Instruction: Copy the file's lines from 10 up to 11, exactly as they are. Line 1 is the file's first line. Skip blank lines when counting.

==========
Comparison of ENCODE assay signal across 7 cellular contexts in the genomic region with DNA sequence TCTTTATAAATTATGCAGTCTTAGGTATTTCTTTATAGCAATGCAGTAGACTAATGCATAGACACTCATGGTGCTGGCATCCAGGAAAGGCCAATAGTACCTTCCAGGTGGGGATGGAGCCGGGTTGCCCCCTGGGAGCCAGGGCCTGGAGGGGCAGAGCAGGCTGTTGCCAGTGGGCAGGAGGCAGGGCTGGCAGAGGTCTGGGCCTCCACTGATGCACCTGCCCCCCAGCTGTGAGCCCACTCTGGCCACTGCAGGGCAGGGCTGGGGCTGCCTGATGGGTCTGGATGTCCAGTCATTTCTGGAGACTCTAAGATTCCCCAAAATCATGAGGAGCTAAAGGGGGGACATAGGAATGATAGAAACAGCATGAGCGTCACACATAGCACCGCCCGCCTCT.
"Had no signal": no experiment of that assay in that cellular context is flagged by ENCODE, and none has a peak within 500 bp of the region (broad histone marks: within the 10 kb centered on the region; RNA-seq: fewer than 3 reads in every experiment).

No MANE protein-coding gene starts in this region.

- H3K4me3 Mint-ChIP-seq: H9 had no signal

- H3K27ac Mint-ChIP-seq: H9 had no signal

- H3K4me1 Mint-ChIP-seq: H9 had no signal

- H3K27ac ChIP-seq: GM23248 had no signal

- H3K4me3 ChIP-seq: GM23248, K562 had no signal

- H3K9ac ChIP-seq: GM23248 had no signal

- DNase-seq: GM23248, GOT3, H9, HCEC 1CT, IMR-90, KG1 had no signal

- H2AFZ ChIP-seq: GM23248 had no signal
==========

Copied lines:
- DNase-seq: GM23248, GOT3, H9, HCEC 1CT, IMR-90, KG1 had no signal

- H2AFZ ChIP-seq: GM23248 had no signal